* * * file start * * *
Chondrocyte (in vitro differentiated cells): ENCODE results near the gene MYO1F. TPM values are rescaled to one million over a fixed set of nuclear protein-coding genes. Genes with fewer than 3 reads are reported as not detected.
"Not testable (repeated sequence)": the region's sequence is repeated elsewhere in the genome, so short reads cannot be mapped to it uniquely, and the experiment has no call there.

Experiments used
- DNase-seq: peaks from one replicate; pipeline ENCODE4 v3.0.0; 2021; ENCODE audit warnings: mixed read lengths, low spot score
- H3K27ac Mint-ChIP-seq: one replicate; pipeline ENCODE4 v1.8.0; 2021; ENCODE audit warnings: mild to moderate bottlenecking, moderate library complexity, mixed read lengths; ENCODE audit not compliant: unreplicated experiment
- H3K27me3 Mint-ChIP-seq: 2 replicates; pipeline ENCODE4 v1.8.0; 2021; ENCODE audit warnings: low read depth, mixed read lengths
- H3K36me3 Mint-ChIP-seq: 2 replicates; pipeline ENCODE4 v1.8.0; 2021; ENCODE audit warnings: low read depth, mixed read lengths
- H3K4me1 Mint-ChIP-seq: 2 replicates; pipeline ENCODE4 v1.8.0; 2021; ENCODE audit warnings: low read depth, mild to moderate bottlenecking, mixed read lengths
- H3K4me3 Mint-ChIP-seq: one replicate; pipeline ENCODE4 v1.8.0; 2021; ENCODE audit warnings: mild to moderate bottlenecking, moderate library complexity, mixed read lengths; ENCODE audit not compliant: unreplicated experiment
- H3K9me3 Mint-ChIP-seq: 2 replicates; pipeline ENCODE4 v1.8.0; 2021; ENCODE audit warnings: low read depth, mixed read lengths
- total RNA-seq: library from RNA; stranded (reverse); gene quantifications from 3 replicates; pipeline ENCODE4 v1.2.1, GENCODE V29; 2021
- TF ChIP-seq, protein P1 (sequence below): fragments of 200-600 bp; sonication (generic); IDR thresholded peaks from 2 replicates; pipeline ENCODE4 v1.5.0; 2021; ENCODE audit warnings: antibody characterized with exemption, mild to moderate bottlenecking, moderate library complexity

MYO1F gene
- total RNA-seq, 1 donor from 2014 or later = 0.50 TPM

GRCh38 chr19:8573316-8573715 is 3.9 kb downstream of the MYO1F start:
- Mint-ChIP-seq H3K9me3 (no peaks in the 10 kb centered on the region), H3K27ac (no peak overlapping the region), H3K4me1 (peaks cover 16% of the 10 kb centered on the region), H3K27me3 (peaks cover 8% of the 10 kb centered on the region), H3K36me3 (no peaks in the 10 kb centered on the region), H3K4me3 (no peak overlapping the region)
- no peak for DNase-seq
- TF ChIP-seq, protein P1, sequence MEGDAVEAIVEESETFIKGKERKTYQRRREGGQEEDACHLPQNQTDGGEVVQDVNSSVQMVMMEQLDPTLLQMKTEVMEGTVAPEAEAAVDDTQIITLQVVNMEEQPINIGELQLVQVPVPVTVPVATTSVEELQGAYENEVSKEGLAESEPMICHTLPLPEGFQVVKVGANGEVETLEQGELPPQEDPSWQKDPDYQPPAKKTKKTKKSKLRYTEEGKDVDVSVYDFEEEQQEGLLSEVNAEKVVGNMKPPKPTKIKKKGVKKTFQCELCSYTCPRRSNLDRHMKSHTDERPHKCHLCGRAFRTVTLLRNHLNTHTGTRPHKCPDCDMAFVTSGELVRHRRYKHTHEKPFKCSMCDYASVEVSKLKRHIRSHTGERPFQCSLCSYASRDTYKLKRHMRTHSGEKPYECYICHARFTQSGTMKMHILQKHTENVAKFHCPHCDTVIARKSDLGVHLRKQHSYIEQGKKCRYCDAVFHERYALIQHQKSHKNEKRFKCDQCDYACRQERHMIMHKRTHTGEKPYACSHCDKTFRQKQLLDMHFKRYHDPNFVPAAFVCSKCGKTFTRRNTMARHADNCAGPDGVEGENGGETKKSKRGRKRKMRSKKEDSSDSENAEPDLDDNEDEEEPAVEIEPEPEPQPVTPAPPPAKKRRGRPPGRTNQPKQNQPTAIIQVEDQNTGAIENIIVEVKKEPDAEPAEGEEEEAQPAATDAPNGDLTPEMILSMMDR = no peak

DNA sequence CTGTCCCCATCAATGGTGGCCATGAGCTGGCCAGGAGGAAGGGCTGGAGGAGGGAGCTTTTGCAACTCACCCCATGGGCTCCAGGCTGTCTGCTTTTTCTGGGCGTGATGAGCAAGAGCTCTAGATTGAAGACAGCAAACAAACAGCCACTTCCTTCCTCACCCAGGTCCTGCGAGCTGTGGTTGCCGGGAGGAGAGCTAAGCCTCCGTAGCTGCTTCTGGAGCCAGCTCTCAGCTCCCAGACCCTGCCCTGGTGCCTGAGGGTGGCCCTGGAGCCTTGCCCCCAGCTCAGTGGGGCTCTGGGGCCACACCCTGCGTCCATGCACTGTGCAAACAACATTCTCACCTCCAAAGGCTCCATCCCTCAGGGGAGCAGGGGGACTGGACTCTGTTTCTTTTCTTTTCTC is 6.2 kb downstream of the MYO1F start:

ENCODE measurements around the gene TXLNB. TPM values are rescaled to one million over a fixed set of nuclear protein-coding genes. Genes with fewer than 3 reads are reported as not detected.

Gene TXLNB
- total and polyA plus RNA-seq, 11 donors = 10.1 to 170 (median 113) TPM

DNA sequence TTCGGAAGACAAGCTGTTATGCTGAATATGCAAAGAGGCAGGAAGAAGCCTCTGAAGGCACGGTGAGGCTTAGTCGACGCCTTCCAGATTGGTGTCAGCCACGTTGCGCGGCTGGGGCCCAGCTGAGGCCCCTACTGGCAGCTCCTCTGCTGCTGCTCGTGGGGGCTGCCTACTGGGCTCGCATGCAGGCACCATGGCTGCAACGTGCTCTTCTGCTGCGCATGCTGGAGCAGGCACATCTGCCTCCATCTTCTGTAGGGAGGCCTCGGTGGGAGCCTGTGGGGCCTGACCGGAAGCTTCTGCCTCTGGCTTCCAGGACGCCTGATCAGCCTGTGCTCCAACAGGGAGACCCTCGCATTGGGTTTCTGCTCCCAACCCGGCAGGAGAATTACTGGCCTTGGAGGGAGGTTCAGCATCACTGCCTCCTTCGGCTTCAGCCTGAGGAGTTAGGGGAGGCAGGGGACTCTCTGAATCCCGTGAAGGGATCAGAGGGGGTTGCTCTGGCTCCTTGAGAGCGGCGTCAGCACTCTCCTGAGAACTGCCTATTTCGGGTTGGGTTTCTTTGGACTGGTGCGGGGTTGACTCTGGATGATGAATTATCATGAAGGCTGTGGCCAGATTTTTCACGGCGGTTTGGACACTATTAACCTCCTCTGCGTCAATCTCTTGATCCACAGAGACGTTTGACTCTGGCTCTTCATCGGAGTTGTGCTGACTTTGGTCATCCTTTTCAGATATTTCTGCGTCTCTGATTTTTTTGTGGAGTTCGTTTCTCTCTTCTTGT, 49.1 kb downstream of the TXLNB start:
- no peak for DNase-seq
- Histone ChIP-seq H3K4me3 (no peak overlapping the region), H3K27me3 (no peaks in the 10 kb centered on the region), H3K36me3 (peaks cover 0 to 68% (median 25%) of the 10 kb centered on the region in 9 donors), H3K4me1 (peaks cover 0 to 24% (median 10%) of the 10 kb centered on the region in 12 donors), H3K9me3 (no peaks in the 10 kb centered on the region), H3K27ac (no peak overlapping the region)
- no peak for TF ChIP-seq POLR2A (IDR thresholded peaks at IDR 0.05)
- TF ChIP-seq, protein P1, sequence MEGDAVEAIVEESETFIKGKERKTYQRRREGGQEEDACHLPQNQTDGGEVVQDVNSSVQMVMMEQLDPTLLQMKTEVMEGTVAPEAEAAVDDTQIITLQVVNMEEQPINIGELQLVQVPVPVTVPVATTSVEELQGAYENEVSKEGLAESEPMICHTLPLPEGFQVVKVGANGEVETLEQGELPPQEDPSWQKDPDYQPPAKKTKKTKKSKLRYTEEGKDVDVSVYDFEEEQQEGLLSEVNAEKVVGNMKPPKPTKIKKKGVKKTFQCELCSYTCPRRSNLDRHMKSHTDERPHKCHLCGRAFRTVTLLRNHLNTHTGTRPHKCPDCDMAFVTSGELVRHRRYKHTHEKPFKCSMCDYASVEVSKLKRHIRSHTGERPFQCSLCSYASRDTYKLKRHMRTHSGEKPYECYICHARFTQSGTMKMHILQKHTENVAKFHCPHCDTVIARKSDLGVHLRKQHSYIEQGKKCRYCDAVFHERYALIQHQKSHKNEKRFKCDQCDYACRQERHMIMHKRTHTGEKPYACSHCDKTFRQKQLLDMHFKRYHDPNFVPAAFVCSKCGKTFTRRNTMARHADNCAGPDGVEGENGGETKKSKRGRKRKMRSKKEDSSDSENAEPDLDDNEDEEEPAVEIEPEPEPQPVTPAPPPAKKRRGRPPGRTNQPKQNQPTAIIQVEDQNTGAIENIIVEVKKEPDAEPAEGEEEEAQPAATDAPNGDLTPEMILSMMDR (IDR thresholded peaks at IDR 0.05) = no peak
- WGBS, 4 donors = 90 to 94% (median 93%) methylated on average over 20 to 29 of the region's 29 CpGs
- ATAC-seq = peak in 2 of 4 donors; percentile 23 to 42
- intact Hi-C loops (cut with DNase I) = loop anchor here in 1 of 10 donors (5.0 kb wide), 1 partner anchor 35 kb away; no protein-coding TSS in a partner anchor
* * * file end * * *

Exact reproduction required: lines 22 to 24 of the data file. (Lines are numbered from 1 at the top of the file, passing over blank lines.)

- total and polyA plus RNA-seq, 11 donors = 10.1 to 170 (median 113) TPM

DNA sequence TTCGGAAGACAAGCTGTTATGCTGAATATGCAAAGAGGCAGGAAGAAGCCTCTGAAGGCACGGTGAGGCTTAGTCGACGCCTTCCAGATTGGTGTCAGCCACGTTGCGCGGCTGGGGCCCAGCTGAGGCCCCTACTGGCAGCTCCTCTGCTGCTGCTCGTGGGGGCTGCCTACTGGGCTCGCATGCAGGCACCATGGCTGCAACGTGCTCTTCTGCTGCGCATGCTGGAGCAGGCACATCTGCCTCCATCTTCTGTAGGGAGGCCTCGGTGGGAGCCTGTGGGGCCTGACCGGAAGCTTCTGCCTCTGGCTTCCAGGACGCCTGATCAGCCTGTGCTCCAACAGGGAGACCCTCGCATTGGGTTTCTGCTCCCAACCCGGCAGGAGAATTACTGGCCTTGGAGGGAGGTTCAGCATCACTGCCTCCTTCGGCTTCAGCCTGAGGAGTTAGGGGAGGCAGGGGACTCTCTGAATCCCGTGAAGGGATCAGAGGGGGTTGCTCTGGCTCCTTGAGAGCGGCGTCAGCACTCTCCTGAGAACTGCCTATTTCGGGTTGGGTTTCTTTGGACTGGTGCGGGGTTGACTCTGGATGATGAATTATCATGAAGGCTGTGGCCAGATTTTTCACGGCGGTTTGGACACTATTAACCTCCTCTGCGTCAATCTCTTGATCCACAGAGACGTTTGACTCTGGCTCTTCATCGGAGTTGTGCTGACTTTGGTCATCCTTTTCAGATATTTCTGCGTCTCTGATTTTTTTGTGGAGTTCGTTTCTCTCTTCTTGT, 49.1 kb downstream of the TXLNB start:
- no peak for DNase-seq